Wish to filter multiple Midi "note on" messages (just want Note on, Note off) ..

Hello,... I have an Arduino Uno and an Olimex Midi Shield (3 ports on it). I have a situation where I have a piece of music gear that outputs wayy to many extraneous "note on" Midi firings before it sends the "note off" command. I want to build a filter using my above Arduino circuits... so that what passes through is just the initial "note on" command, and then the subsequent "note off" for any given note. There are no other types of data to take into consideration (no velocity, no aftertouch etc). Don't know if anyone has ever made a code for this application... but any info one might have would be appreciated. Thank you ! Jim

No experience with MIDI, but if you can detect the first "note on", you can set a flag. Once the flag is set, do not pass other "not on" messages through. Reset the flag when you detect a "note off" message.

Something in the line of

void loop()
{
  static bool noteOnDetected = false;

  cmd = readMidi();
  if(cmd == NOTE_ON)
  {
    if(noteOnDetected == false)
    {
      noteOnDetected = true;
      sendMidi(cmd);
    }
  }

  if(cmd == NOTE_OFF)
  {
    noteOnDetected = false;
    sendMidi(cmd);
  }
}

As said, no experience with midi, so I have no idea how to receive and send; you'll need to replace the readMidi and sendMidi by the correct functionality.

Thank you much sterretje for your reply. I will try with my limited knowledge to see if I can figure out how to adapt that code for my purposes.

I ran across some code from someone else who was trying something similar. With his MIDI filter he simply wanted to filter out anything that wasn't a "note on" or "note off" command. Obviously I want to go a bit further and filter out any additional "note on" commands until a "note off" command takes place. So keeping just the initial "note on" (ignore any other "note on" commands, until the "note off" command happens). I'm guessing that if I somehow combine what sterretje wrote for code, along with this gentleman's code (see below)... I would likely have my answer :).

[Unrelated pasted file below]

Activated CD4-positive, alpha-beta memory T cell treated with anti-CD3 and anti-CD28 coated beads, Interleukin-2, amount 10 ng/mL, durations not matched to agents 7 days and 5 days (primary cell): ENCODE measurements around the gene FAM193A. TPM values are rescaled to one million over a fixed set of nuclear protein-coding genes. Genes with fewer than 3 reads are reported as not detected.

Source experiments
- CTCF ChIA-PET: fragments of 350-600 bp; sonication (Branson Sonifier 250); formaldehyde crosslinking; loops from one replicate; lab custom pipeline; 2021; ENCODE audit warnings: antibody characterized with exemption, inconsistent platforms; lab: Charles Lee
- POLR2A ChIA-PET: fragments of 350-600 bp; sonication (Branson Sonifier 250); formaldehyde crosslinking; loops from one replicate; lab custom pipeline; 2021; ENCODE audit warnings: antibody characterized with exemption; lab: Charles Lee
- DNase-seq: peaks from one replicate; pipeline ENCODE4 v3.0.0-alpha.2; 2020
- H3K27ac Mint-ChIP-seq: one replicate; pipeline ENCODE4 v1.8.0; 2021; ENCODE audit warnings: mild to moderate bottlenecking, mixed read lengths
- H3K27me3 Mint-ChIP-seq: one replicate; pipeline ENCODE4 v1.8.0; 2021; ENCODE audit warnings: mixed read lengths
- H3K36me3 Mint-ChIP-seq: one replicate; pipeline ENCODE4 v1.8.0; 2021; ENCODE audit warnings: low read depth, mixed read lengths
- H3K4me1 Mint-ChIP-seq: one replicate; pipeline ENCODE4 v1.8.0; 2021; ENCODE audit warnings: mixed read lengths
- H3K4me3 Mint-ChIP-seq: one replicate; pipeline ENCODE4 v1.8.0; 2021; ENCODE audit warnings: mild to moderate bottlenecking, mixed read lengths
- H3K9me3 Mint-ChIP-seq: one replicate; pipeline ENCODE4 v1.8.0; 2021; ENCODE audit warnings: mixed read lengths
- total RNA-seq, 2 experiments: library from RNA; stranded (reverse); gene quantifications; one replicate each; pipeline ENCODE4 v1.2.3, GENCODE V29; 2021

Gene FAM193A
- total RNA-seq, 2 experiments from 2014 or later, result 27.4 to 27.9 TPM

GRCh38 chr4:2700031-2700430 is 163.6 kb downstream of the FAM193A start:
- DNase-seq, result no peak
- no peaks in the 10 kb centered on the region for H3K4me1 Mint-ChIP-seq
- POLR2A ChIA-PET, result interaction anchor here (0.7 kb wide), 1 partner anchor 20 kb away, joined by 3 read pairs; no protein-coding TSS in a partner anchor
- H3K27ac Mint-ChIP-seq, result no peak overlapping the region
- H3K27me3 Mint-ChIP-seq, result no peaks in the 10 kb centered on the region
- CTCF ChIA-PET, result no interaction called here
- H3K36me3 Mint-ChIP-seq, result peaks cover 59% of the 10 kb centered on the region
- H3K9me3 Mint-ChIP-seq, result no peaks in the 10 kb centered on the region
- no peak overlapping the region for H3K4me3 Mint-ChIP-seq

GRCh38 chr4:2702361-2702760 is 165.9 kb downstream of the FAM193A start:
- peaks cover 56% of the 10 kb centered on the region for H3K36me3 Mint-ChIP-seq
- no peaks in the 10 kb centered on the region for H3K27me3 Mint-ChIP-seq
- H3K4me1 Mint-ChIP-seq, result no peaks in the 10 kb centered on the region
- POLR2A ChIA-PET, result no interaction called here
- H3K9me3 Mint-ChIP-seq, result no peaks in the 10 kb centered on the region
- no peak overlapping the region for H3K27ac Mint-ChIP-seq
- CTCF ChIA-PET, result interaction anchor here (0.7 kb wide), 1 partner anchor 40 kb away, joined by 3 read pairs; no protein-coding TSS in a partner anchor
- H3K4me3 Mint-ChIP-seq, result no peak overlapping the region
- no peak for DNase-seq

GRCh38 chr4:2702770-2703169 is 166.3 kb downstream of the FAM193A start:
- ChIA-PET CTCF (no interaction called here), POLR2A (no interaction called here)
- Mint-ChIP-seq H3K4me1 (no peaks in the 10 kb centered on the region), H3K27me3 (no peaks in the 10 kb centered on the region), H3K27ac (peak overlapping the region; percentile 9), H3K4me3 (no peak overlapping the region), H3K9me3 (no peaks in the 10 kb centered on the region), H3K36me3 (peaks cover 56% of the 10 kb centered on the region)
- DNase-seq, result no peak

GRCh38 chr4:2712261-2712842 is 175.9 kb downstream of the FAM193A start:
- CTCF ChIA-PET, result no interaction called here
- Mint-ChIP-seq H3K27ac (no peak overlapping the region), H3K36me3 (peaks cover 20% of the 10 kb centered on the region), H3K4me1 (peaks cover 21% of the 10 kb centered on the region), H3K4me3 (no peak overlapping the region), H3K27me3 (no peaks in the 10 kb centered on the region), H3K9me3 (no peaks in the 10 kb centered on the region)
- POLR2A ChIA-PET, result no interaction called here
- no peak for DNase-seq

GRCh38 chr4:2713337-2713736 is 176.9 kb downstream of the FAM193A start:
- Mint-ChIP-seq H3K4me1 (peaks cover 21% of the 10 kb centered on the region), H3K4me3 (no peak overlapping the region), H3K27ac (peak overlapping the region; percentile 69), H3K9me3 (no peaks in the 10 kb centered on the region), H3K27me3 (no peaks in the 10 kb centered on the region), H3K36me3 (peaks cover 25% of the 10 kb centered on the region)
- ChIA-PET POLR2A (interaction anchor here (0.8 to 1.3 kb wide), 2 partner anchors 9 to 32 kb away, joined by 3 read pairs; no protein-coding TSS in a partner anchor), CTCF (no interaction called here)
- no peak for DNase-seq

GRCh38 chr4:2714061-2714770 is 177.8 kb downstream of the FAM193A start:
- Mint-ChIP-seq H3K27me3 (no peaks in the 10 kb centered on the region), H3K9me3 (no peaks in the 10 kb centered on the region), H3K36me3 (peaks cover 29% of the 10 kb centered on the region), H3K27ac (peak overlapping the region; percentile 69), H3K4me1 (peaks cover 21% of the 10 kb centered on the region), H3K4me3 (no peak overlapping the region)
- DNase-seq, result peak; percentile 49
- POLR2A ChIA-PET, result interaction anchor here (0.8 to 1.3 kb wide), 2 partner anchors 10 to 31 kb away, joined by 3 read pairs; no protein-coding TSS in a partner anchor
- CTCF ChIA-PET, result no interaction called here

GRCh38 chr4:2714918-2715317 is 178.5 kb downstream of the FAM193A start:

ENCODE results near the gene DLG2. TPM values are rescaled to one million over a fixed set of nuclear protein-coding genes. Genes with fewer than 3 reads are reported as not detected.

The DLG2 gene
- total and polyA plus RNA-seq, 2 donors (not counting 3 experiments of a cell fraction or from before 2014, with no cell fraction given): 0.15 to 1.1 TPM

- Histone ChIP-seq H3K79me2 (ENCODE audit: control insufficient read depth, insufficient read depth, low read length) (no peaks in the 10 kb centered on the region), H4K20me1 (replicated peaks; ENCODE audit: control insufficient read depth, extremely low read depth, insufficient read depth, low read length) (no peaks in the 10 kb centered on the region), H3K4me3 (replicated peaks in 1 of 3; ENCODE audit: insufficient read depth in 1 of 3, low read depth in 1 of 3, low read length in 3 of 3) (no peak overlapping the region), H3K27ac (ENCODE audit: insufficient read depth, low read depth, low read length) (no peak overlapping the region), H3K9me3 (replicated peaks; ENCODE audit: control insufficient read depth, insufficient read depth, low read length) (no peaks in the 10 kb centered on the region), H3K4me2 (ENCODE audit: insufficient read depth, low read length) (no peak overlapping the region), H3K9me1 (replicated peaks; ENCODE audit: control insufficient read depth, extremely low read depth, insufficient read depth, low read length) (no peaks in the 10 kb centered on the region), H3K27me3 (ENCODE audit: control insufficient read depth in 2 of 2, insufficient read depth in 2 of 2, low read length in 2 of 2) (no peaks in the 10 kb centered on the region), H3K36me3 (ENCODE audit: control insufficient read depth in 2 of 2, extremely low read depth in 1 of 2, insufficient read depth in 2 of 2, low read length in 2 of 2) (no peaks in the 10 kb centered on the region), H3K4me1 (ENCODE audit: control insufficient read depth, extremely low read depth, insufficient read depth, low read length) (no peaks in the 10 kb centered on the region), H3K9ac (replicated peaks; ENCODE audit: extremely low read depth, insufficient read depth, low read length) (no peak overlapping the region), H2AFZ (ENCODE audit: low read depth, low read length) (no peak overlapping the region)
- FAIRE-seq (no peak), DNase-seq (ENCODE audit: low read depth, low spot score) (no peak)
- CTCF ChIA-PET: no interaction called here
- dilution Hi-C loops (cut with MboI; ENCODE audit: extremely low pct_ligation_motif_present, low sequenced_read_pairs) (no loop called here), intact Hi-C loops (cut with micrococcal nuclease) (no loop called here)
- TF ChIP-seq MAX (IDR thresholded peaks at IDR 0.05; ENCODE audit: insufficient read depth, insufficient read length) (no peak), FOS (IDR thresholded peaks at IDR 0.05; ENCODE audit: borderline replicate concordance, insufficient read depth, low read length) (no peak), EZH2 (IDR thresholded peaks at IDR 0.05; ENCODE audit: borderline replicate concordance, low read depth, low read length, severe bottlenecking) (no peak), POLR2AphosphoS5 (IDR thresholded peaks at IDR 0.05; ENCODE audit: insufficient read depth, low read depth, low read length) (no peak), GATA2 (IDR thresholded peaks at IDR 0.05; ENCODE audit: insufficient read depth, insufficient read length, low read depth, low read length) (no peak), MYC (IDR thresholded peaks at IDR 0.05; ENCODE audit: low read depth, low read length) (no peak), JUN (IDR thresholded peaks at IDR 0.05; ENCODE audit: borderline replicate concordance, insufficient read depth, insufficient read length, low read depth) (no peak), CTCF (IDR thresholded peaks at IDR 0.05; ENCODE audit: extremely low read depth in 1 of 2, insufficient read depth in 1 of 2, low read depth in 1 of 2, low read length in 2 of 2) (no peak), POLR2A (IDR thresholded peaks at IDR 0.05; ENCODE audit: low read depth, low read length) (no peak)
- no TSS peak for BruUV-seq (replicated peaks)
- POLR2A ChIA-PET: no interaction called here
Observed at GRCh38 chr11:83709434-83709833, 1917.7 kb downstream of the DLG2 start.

// MIDI filter to only allow note OFF or note ON and data (0-127)
// note OFF: 128-143
// note ON : 144-159

#define NOTE 0
#define VEL 1

int data = 0;
int command = 0;
int note = 60;
int velocity = 100;
boolean nORv = NOTE;

void setup() {
Serial.begin(31250); // open the serial port for MIDI
}

void loop() {

if (Serial.available()) {
data = Serial.read();
if (data > 159) {
return; // other MIDI command
}
else if (data > 127) {
command = data; // note OFF or ON command
}
else if (nORv == NOTE) {
note = data;
nORv = VEL;
}
else if (nORv == VEL) {
velocity = data;
nORv = NOTE;
Serial.write(command);
Serial.write(note);
Serial.write(velocity);

}
}
}

Have you looked at using the MIDI library, MIDI.h? That already does all the sorting out of MIDI message types and data for you and has a very useful callback mechanism. The examples that come with it are pretty good.

You're presumably going to need to keep Note On flags for each individual note because you only want to ignore the second and subsequent ones if they are for the same note.

And there's another minor complication because some MIDI devices don't send a specific Note Off (0x08) command but instead send a Note On (0x09) for the same note with Velocity = 0 which is interpreted as Note Off. So in the general case you can't just ignore all subsequent Note Ons for a note because one of them may be intended to act as the Note Off. That may not be a problem if you only want your code to work for one specific MIDI device.

Steve